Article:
China has urged the families of those aboard missing flight MH370 to accept that their loved ones are dead and called on them to stop directing their anger towards the Malaysian authorities handling the investigation.
Many Chinese have expressed scepticism over accounts by the Malaysian government, claiming it has not revealed everything it knows about the stricken jetl’s disappearance on 8 March.
Many have expressed frustration that investigators have concluded the jet went down in the Indian Ocean without any physical evidence.
Yesterday, dozens of relatives travelled to the Malaysian capital where they staged protests in which they held up banners that read: “We want evidence, truth, dignity” in Chinese, and “Hand us the murderer. Tell us the truth. Give us our relatives back.”
However, in a lengthy editorial in the state-run China Daily today, they were warned that they should not let anger prevail over facts and rationality by directing “irrational words and behaviour” at the Malaysian government.
It said that such actions could harm China's “national interests, making all Chinese people pay for the tragedy”.
“No matter how distressed we are and how many details that are not clear, it is certain that flight MH370 crashed in the Indian Ocean and no one on board survived.”
“Although the Malaysian government's handling of the crisis has been quite clumsy, we need to understand this is perhaps the most bizarre incident in Asian civil aviation history. And confronted with this unprecedented crisis, it is understandable that as a developing country, the Malaysia government felt completely at a loss,” the China Daily added.
Earlier, it emerged that a cluster of orange objects spotted yesterday by a search plane turned out to be nothing more than fishing equipment, the latest disappointing news in a hunt that Australia has promised will continue indefinitely.
Crews searching for Missing Flight MH370 have around two weeks to find the aircraft’s pair of black boxes before they stop emitting locator pings.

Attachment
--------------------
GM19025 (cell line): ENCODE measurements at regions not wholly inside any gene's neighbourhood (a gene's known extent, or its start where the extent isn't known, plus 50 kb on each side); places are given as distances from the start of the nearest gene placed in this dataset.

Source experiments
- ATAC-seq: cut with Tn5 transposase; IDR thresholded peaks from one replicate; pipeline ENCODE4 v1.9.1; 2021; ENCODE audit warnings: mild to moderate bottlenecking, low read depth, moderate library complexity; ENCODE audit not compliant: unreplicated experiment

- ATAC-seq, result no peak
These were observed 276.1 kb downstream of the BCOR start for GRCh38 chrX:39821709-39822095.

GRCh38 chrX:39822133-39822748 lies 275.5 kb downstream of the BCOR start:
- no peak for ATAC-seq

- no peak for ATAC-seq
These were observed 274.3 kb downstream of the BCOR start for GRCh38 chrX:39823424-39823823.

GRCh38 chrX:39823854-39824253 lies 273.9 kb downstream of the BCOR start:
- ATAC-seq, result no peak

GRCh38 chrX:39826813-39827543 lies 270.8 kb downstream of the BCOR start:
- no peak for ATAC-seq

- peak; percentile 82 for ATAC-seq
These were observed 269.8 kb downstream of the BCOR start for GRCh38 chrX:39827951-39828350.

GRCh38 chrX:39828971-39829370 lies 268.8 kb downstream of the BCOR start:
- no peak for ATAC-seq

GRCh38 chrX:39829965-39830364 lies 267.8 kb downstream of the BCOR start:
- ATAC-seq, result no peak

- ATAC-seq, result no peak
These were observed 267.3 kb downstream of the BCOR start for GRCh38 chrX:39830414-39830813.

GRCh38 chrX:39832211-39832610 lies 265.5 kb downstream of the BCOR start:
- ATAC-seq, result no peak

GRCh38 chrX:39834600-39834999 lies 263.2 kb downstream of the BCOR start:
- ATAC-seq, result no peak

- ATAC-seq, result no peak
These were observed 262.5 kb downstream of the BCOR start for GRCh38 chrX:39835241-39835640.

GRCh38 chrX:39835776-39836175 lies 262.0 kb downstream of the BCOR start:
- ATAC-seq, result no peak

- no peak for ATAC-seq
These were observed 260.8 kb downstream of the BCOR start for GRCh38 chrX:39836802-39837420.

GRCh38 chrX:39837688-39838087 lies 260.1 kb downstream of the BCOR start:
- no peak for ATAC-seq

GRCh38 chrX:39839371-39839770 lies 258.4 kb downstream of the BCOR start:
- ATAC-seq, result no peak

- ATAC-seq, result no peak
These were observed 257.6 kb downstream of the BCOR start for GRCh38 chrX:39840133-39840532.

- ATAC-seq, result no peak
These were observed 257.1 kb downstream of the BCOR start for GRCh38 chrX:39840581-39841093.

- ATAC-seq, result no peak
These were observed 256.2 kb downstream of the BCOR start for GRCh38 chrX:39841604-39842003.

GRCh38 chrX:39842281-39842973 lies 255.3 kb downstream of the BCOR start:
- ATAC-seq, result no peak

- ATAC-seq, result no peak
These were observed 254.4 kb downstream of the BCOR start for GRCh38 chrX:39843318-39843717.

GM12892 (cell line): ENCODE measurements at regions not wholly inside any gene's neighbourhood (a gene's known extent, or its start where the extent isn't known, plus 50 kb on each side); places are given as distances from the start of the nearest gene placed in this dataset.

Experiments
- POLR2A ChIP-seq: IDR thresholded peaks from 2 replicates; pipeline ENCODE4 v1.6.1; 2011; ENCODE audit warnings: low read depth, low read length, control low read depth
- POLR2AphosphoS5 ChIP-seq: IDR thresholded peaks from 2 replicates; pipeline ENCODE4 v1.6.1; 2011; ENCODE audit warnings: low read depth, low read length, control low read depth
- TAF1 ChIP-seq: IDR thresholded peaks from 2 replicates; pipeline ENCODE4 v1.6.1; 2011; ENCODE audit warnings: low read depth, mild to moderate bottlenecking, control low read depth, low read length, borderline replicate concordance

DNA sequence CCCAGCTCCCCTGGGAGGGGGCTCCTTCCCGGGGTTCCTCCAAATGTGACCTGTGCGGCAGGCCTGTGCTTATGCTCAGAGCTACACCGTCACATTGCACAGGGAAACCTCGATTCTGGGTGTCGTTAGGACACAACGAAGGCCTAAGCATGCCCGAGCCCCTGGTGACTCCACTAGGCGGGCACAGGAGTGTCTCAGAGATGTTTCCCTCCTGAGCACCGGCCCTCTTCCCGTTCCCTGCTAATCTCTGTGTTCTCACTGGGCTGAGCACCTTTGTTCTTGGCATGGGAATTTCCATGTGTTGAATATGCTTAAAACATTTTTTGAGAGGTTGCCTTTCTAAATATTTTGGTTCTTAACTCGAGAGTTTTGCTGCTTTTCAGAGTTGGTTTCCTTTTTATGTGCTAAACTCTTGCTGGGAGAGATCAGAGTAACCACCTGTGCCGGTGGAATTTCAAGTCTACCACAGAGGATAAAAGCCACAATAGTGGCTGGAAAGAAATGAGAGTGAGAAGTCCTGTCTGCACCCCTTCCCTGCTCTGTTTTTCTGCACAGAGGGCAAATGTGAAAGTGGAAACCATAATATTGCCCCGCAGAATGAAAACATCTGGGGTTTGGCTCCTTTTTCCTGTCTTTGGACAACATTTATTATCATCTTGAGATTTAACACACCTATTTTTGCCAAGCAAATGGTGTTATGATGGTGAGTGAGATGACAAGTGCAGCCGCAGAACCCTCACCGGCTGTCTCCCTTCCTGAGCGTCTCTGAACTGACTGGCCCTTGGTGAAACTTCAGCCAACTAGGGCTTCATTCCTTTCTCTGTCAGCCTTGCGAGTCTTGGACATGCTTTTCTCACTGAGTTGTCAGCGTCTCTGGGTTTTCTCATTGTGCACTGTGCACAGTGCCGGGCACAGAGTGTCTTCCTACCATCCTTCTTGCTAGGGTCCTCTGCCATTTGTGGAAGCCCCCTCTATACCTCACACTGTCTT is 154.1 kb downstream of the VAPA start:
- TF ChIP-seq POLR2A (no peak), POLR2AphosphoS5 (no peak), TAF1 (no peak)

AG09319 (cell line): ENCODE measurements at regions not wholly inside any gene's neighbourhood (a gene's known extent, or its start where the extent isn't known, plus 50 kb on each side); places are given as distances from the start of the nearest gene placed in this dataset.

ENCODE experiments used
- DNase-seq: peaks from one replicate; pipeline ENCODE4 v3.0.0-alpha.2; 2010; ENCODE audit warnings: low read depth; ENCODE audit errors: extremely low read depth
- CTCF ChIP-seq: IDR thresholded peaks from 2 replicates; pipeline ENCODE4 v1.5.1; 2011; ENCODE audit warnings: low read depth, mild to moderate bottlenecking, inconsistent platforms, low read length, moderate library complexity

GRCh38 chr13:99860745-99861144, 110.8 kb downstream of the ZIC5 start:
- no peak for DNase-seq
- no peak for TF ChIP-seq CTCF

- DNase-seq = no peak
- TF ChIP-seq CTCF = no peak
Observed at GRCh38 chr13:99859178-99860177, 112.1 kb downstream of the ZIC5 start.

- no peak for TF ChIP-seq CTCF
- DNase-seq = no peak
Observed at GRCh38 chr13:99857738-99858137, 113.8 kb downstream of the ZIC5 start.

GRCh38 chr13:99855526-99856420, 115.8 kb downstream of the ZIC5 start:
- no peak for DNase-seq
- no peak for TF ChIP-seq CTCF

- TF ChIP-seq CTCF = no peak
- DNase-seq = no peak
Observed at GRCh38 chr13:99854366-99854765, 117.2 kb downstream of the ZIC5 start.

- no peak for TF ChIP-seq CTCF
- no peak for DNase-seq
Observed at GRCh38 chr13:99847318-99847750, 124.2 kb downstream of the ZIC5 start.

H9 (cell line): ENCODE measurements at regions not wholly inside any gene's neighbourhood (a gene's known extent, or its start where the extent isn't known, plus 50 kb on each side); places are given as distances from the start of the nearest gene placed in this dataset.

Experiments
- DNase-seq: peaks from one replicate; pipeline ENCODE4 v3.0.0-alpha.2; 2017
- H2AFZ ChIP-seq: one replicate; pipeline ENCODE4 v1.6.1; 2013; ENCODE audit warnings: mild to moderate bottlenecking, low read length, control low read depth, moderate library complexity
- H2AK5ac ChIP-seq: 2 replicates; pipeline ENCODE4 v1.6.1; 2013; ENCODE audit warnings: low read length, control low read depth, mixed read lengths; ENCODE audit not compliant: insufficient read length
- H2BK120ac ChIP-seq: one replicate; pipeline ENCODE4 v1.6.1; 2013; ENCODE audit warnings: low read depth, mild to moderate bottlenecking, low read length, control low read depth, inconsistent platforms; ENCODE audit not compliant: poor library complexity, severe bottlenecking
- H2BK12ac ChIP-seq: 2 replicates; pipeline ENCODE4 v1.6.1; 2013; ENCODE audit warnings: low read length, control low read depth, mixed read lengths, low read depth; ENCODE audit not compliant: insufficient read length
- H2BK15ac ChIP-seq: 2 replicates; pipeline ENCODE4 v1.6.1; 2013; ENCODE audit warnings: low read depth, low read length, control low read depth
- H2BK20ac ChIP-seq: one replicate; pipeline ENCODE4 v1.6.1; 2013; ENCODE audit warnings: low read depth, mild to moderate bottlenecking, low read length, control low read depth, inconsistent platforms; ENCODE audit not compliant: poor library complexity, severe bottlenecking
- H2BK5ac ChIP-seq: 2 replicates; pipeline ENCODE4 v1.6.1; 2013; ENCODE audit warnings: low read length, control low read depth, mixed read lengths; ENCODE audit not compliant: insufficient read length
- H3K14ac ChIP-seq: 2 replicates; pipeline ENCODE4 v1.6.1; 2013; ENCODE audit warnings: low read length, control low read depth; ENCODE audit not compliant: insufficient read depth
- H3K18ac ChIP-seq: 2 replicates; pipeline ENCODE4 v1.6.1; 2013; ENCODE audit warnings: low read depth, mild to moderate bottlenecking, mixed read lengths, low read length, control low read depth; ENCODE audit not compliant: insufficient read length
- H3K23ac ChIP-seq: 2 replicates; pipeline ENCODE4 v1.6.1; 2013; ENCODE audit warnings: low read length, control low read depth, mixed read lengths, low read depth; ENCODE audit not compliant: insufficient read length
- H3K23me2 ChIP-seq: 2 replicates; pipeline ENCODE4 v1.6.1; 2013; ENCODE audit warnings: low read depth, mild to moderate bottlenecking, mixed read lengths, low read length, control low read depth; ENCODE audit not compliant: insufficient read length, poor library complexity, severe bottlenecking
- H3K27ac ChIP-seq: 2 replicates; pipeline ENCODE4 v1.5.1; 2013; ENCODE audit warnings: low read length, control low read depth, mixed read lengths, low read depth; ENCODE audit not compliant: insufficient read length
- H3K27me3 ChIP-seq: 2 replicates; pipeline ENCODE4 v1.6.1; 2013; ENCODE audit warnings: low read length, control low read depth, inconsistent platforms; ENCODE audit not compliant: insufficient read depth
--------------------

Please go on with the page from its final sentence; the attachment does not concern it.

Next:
The boxes, designed to "ping" for at least 30 days, contain sounds recorded in the cockpit and data on the plane's performance and flightpath that could help answer why it diverted sharply west from its overnight flight from Kuala Lumpur, Malaysia, to Beijing on 8 March.
An Australian warship, the Ocean Shield, was carrying a US device that detects "pings" from the flight recorders, and was expected to leave Perth on Monday for the search zone - a trip that will take three to four days.
The Australian Maritime Safety Authority, which is coordinating the search, said it would first conduct sea trials afternoon to test the search equipment on board.
As the deadline approaches, Australia's Prime Minister, Tony Abbott, said on Monday: "This is an extraordinarily difficult exercise.
"We are searching a vast area of ocean and we are working on quite limited information," He added that world-leading experts and all the latest technological were being applied to the task.
He said they would carry on "until we locate some actual wreckage from the aircraft and then do the regression analysis that might tell us where the aircraft went into the ocean. If this mystery is solvable, we will solve it," he said.
"We owe it to everyone to do whatever we reasonably can and we can keep searching for quite some time to come." he added.
On Monday, 10 aircraft were headed to the search area around 1,850 kilometers (1,150 miles) west of Australia, where 10 ships were already scouring for wreckage.
Around 100 personnel in the air and 1,000 sailors were involved in Monday's hunt, but their search may be hindered by low clouds and rain.
After several days of searching in the area, neither ships nor aircraft have found debris that can be linked to the flight, officials say.
Since the aircraft disappeared in early March, experts have sifted through radar and satellite data, and gradually moved the hunt from seas off of Vietnam, to areas west of Malaysia and Indonesia, and then to several areas west of Australia.
Former Australian defence chief Angus Houston heads the new joint agency co-ordination centre, which oversees communications with the international agencies involved in the search. The Perth-based centre will position Australia to shoulder more of Malaysia's co-ordination responsibilities as the search continues.
Mr Houston will also play a prime role when victims' families travel to Australia in the weeks ahead.
The search area remains vast, so investigators are hoping to first find debris floating on the ocean surface that will help them calculate where the aircraft crashed into the water.
Meanwhile, several dozen Chinese relatives of Flight 370 passengers visited a Buddhist temple near Kuala Lumpur on Monday to pray for their loved ones, following a text sent by the Malaysian authorities to passengers' family members on 24 March saying there was no hope that anyone survived.
"You are not alone," one nun told the congregation, adding: "You have the whole world's love, including Malaysia's."
Additional reporting by AP
Register for free to continue reading
Registration is a free and easy way to support our truly independent journalism
By registering, you will also enjoy limited access to Premium articles, exclusive newsletters, commenting, and virtual events with our leading journalists
Already have an account? sign in
Join our new commenting forum
Join thought-provoking conversations, follow other Independent readers and see their replies